Receiving Files

4 Top Business Options for Sending and Receiving Files



If your business relies on sending and receiving files, whether it’s with clients, employees, or anyone else, you need a secure and reliable way to send and receive those files. From content marketing companies that regularly deliver new pieces of content to clients to e-commerce websites that need to have lists of customers available at all times, here are four companies that can be great options for safely sending and receiving files.

1. Dropbox

Most people know about Dropbox, and it’s one of the most widely used file-sharing sites for a reason. With the Personal Plan, which is the company’s entry-level plan, you can get 2,000 GB of storage, which is typically more than enough for companies that are dealing largely in text files or that send large files to clients that they can delete after some time. To send a file, you upload it to the website, apply any security protections you want, like expiration dates and passwords, and then share the file with another user.

2. WeTransfer

With this cloud service’s Pro plan, you’ll receive 1 TB of storage, email transfers for up to 50 people at one time, and the option to send and receive files up to 20 GB. You can also customize your personal WeTransfer page, making it an attractive client portal that you can share with your clients more easily. If you’re relatively sure you’re never going to send files above the size cutoff, this could be the perfect option for your company.

3. i Cloud

This is Apple’s cloud service, and it started way back in 2011. If your company mainly uses Apple products, you probably already have an iCloud account, which means it will fit in perfectly with your current workflow. Plus, iCloud is also available for Windows computers, so even if your clients all use Windows or you have a remote employee with a Windows computer, you can still share files with ease.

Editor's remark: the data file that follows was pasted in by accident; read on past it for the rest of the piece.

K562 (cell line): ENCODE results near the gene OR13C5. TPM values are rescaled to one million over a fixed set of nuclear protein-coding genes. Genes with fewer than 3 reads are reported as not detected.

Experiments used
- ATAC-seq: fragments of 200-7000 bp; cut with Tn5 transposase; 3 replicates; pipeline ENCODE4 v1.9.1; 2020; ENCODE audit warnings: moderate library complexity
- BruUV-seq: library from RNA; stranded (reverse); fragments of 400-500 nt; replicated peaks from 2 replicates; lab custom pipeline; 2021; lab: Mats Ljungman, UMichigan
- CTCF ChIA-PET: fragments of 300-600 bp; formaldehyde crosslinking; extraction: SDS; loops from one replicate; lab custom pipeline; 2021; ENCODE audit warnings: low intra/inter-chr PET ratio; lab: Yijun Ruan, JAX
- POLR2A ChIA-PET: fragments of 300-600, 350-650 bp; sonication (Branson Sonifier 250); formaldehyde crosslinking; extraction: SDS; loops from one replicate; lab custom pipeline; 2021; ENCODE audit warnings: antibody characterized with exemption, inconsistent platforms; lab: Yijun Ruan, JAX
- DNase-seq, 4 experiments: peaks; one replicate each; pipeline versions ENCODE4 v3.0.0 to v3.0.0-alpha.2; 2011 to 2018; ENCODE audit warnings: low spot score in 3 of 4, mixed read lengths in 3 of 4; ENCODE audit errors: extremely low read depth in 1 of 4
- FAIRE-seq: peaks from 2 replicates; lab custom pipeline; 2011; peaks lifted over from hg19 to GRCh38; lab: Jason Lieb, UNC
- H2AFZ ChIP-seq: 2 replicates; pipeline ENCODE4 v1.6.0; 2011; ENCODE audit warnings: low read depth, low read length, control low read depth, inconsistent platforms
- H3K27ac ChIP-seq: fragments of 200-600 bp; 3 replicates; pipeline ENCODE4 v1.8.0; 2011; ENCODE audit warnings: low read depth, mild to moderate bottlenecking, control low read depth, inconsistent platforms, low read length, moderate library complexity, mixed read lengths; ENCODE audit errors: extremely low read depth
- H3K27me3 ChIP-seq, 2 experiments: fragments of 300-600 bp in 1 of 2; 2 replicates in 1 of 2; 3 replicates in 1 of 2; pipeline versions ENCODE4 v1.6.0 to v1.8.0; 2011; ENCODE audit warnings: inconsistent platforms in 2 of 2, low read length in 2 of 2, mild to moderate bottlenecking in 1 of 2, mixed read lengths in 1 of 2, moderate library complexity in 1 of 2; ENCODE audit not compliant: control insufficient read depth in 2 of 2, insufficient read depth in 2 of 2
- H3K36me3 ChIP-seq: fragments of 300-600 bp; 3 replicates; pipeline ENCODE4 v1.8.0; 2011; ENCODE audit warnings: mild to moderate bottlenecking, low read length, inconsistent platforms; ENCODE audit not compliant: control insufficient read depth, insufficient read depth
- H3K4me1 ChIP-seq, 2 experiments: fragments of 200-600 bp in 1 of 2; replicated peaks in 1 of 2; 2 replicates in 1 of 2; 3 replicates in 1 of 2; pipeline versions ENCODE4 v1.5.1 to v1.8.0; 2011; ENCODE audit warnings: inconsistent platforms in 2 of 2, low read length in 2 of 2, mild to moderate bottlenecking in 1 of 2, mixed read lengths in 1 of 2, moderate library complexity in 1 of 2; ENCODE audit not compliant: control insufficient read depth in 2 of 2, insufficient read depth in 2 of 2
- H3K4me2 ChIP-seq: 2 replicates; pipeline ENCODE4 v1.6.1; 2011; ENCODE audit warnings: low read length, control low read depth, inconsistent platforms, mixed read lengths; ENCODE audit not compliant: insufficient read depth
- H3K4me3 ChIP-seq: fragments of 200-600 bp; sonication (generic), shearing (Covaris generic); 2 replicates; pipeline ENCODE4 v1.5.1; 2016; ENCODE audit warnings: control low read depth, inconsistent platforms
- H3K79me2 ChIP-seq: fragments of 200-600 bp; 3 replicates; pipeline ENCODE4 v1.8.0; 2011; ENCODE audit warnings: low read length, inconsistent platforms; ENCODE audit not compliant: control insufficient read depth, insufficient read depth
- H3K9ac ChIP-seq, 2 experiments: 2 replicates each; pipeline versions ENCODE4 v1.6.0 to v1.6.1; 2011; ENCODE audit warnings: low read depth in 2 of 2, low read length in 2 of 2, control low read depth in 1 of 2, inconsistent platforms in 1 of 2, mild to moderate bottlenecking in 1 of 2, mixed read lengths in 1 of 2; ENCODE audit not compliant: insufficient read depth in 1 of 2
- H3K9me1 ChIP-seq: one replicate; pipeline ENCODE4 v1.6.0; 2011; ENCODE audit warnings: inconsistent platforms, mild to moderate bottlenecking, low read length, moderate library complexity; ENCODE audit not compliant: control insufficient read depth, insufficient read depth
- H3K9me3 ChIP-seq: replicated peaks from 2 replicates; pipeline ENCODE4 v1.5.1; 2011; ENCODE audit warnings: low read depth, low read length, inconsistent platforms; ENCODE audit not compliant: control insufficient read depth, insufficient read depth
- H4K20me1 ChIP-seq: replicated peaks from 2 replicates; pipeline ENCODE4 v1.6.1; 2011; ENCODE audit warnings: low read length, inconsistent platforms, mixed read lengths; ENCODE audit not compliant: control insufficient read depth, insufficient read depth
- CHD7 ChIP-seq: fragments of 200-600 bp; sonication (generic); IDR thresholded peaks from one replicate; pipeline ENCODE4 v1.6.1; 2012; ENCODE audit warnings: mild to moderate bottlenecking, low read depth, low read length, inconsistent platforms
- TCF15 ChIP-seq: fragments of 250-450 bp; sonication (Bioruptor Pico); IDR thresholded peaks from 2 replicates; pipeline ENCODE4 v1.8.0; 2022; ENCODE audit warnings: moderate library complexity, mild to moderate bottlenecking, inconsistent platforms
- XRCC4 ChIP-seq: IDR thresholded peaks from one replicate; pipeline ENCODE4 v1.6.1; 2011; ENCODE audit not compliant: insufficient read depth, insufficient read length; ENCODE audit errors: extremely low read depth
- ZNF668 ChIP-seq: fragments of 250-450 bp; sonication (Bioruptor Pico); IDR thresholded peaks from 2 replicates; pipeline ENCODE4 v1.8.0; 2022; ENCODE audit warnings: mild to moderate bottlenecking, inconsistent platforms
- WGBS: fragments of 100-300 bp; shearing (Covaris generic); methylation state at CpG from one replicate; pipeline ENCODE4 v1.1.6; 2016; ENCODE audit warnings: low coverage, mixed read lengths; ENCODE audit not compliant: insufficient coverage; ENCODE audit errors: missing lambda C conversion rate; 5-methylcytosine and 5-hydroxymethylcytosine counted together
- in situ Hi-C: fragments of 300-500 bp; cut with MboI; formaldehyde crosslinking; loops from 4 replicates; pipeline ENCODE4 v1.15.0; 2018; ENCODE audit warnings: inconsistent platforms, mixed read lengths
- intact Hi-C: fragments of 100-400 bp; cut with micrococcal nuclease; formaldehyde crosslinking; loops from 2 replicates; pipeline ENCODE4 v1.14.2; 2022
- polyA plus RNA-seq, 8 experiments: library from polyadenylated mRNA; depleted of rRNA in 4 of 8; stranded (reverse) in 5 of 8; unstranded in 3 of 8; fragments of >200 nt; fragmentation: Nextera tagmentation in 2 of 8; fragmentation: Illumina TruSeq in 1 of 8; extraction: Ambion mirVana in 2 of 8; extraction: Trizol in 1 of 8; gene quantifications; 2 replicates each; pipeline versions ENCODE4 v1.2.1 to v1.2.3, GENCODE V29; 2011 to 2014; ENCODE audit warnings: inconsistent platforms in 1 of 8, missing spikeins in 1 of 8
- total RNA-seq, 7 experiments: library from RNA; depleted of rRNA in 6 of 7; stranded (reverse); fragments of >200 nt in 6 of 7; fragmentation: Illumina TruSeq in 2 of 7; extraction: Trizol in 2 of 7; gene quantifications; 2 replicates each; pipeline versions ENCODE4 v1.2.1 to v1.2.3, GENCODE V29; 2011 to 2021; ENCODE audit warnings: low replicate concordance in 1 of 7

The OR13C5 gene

4. Google Drive

Even with a free account, Google Drive users get a whopping 15 GB of data storage, which is a significant amount that you’ll take a while to hit, especially if you mostly store text documents rather than video documents. You can then upgrade your data options if necessary; Google Drive allows you to upgrade on the fly, so if you start using the free program and realize it’s not right for your company, it’s easy to upgrade at any time.


There are pros and cons to every file sharing site. After all, that’s why there are multiple companies offering file sharing. Depending on what you need, you might make different choices; large individual file sharing comes with Dropbox, personalized landing pages come with WeTransfer, and Apple products’ option of choice is typically iCloud. However, your perfect file sharing software will depend on your unique needs. Choosing between these four options will ensure that you have the security features necessary for a great file sharing option that keeps your information safe.

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